THE LATEST ON THE LAS VEGAS SHOOTING: The toll is up to 59 people killed and more than 500 injured when a gunman opened fire from a perch at a high rise hotel down into a country music festival on the Las Vegas Strip late Sunday.
Police do not yet have a motive for what is the deadliest mass shooting in modern American history, report The Post’s Lynh Bui, Matt Zapotosky, Devlin Barrett and Mark Berman. Stephen Paddock, the 64-year-old shooter, had smuggled 23 guns inside his 32nd floor hotel room at the Mandalay Bay Resort and Casino. More firearms were found at his home.
Authorities say Paddock had no known previous run-ins with police and, despite a claim of responsibility from the Islamic state, no connection was found with terrorist groups. In the hours after the shooting, area blood donation centers were packed with lines stretching around blocks. Several vigils were held Monday night in Las Vegas, Reno, the Nellis Air Force Base and at the University of Nevada, Las Vegas campus in honor of the victims of the shooting. Here’s what we know about the lives lost in Las Vegas.
--All sorts of questions remain about how Paddock, a man with no criminal background, history of mental illness or problems with drugs or alcohol, could have brought two dozen weapons into a hotel suite undetected and rained bullets down into the crowd.
"The attack, at least initially, was as inexplicable as it was horrifying. Law enforcement officials said they could not immediately tell what drove Stephen Paddock to fire at thousands of unsuspecting concertgoers from the 32nd floor of the Mandalay Bay Resort and Casino before killing himself," The Post's Lynh Bui, Matt Zapotosky, Devlin Barrett and Mark Berman report from Las Vegas ...
'I can’t get into the mind of a psychopath,' said Joseph Lombardo, the sheriff of the Las Vegas Metropolitan Police Department, which is leading the investigation.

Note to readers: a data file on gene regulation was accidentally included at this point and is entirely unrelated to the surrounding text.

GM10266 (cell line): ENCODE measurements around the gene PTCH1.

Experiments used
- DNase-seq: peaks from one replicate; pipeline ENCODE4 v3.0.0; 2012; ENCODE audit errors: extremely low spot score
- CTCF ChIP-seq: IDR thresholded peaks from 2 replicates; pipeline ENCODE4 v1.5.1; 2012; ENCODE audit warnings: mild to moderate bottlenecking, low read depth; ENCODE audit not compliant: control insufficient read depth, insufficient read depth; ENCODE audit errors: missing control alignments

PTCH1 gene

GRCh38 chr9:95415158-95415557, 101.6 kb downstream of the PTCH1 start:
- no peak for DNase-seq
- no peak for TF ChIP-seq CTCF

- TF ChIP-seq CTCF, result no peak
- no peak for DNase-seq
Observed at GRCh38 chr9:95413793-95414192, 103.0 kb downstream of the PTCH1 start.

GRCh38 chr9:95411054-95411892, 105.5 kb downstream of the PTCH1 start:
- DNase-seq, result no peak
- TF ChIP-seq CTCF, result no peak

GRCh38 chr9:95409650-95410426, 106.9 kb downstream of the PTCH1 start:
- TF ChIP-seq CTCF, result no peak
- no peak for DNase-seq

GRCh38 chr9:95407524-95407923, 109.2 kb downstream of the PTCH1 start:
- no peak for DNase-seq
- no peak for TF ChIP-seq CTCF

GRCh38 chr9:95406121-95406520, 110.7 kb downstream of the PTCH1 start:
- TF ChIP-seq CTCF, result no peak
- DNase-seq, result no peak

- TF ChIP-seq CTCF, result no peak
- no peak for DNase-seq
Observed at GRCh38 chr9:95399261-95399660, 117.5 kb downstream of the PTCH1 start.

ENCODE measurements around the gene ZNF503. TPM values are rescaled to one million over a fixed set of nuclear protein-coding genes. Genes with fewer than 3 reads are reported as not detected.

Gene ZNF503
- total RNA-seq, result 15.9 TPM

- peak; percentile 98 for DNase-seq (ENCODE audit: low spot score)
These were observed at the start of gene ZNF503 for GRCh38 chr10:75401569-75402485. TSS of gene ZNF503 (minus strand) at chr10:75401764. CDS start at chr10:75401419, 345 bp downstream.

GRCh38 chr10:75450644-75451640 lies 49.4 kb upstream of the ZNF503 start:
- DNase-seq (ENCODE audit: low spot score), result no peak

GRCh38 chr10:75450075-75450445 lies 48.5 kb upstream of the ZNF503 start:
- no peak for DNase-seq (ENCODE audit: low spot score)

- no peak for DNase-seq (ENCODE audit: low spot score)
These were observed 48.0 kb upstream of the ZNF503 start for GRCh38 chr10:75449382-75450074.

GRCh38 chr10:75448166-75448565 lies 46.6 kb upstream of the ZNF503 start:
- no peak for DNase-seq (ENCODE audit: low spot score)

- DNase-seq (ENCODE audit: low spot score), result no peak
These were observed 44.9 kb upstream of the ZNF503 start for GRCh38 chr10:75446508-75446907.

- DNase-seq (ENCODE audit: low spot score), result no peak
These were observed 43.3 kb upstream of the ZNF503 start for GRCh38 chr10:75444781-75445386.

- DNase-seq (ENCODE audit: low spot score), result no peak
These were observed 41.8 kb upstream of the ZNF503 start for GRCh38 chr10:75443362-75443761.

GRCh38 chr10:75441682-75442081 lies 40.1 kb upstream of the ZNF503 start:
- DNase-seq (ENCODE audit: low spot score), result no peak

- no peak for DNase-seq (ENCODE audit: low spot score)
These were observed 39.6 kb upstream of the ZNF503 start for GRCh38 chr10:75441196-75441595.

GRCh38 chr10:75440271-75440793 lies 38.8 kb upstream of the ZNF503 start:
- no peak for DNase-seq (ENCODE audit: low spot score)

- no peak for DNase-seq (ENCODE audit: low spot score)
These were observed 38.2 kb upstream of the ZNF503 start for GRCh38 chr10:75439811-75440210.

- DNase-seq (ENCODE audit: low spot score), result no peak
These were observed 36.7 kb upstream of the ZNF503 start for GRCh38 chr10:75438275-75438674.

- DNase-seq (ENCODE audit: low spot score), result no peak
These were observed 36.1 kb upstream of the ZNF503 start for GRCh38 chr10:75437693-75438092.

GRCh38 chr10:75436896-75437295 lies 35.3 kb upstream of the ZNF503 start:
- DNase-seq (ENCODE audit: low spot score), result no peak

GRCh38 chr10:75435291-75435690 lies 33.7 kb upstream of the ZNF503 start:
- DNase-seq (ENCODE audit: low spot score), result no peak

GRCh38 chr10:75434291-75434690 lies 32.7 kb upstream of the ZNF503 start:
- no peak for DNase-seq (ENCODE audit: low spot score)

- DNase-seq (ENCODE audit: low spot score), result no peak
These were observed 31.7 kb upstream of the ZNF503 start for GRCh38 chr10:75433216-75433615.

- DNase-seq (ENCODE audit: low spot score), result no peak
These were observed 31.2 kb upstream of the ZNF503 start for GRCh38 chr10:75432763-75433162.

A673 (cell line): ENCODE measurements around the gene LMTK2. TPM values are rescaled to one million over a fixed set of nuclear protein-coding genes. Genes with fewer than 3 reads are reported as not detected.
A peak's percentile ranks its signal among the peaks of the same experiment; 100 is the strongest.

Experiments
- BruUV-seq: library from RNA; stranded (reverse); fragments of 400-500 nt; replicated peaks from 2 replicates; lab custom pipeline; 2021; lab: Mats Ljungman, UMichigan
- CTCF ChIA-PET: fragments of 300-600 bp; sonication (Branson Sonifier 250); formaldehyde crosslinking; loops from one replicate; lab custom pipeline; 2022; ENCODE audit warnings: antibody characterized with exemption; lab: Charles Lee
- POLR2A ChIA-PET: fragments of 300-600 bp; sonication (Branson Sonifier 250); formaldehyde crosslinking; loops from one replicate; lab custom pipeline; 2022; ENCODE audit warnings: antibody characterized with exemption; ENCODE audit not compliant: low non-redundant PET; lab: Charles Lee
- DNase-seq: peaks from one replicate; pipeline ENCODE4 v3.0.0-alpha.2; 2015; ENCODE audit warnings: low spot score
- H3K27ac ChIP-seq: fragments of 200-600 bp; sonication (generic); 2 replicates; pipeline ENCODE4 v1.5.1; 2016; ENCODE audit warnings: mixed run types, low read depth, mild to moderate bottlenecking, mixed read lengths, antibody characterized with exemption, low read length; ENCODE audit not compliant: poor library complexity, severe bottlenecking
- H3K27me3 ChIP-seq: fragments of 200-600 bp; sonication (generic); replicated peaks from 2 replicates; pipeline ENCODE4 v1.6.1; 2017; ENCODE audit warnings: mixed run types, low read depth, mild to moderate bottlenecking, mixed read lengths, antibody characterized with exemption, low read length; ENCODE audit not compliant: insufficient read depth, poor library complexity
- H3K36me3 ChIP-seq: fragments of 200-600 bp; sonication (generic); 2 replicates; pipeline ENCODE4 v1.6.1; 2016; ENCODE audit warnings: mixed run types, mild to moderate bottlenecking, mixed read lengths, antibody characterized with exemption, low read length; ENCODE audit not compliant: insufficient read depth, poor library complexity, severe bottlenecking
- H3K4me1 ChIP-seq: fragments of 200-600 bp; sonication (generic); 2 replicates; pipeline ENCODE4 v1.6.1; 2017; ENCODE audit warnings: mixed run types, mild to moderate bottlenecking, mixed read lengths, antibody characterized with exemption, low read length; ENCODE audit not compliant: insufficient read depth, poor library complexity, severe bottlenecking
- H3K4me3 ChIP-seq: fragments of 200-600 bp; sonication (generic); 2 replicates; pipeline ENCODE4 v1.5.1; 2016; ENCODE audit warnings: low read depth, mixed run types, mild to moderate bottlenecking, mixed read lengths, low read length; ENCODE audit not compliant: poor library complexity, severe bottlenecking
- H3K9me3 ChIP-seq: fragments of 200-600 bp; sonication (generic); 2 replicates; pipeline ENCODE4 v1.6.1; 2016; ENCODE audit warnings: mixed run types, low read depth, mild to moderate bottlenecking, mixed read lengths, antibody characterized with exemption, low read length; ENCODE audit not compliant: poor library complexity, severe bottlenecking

--"If you told me an asteroid fell into Earth, it would mean the same to me. There’s absolutely no sense, no reason he did this,” his brother Eric Paddock said in an interview outside his home in Orlando. “He’s just a guy who played video poker and took cruises and ate burritos at Taco Bell. There’s no political affiliation that we know of. There’s no religious affiliation that we know of.”
Some of the scenes at medical centers where victims were taken:
From the account of the Mandalay Bay Resort:
We are in need of certified trauma counselors. pic.twitter.com/zroSqEoc1T— Mandalay Bay Resort (@MandalayBay) October 2, 2017
Lines of people volunteering blood stretched for blocks. From CBS Radio's Dave Farra:
This is the scene at one of the local blood banks (United Blood on W Charleston). Vegas is an amazing community. Our city is coming together pic.twitter.com/Xk7zTZWOR6— Dave Farra (@DaveFarra) October 2, 2017
--House Majority Whip Steve Scalise (R-La.), who spent the past three months recovering from a shooting attack in June and just returned to Congress last week, called the Vegas attack "unspeakable evil."
“In this tragic moment, I encourage people across America to stand together in solidarity, and to support the Las Vegas community and all of those affected, especially by giving blood and encouraging others to do the same,” Scalise said in a statement. “In the face of unspeakable evil, our whole nation must respond with countless acts of kindness, warmth and generosity."
--In Washington, the perennial issue of gun control surfaced again. The American Academy of Pediatrics issued a statement noting Nevada's loose gun control laws and calling on Congress and state governments to pass "meaningful gun safety legislation."